Free Pardon Applications

Michigan House Bill 4106, which would increase the number of people eligible to apply for criminal record set aside (expunged), suffered a setback as the Speaker of the House, Jase Bolger, sent the bill back to the Judiciary Committee.

Those who support allowing people to have a second chance can call or email Speaker Bolger and ask him to allow a vote on House Bill 4106.  You  can let him know that you believe that giving people a second chance will reduce crime and government dependency by allowing people who want to work a chance to get a good job.

Speaker Jase Bolger  517.373.1787

Email:  JaseBolger@house.mi.gov

The bill has already received the support from:

The Criminal Defense Attorneys of Michigan supports the bill. (5-10-11)

The Prosecuting Attorneys Associations of Michigan supports the bill. (5-9-11)

The Michigan Judges Associations indicated support for the bill. (3-24-11)

The State Bar of Michigan has been on record for over six years supporting changes to the criteria allowing an individual to apply for criminal record expunction, but feels that House Bill 4106 and Senate Bill 244 (rather than Senate Bill 159) represent the version of expunction legislation most strongly requested by judges, prosecutors, defense attorneys, and civil law practitioners. (5-9-11)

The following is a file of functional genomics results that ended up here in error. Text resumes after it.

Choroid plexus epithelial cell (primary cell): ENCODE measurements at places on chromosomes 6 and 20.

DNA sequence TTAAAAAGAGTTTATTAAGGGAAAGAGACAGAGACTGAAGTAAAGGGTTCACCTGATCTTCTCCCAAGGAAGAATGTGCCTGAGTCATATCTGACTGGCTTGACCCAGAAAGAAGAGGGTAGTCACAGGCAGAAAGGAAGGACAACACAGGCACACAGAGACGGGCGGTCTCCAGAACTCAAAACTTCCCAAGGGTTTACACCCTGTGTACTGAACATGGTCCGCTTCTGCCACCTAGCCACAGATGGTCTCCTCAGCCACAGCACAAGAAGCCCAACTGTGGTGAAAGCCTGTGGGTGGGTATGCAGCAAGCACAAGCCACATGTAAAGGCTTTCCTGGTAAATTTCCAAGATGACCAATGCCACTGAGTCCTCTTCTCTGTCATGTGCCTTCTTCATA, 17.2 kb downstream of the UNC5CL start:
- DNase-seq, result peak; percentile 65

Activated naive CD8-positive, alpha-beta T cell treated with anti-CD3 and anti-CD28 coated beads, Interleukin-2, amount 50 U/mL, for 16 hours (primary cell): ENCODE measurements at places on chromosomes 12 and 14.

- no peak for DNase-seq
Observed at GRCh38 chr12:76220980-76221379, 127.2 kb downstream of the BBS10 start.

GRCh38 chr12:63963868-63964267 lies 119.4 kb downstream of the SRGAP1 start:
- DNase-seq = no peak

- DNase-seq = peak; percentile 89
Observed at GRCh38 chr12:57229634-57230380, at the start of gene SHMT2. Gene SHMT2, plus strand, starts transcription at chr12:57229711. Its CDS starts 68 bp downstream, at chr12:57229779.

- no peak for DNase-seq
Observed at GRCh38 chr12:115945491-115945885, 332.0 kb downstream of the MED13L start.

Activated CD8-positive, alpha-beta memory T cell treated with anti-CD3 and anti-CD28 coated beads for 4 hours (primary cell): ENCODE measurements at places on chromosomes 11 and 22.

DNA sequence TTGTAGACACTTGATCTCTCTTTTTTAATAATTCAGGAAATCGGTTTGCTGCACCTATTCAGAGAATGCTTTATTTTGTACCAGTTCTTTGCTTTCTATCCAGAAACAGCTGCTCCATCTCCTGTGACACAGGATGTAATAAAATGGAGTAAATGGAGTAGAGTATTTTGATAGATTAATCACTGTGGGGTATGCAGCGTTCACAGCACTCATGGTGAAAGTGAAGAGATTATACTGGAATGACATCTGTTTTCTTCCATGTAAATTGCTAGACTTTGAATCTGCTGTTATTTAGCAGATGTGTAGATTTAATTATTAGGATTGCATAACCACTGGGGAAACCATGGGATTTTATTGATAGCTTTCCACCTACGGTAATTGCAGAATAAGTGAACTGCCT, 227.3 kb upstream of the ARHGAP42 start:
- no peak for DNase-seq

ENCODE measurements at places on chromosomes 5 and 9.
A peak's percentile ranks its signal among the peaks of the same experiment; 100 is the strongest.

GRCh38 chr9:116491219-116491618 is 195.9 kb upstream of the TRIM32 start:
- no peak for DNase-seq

Written by Mathew Higbee, Esq

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One Response Leave a comment

  1. Kirk Townsend says:

    I own a small business in the state of Michigan and was recently victimized by an Independent Contractor who embezzled over $28,000 from my business over the course of 14 months. Because of prosecutorial neglect and ambivalence this person was allowed to plea to a misdemeanor charge and now he may qualify for expungement because he was 20 years old when he committed this crime. Future employers – who may hire this person – should have full access to what this person is capable of doing before they are victims themselves. These employers can determine if the person is deserving of a second chance or not, and they could even be extended tax incentives to hire applicants with a criminal record. At the very least perpetrators who commit crimes need to prove that they deserve to have their criminal records expunged by exhibiting exemplary service to their community, or by completing a 5-year enlistment in the Armed Services if they meet age requirements. Furthermore, they should have to satisfy all court requirements including restitution, fines, and fees levied by the criminal justice system. This House Bill doesn’t begin to address these concerns and that’s probably why it was sent back to The Judiciary Committee.


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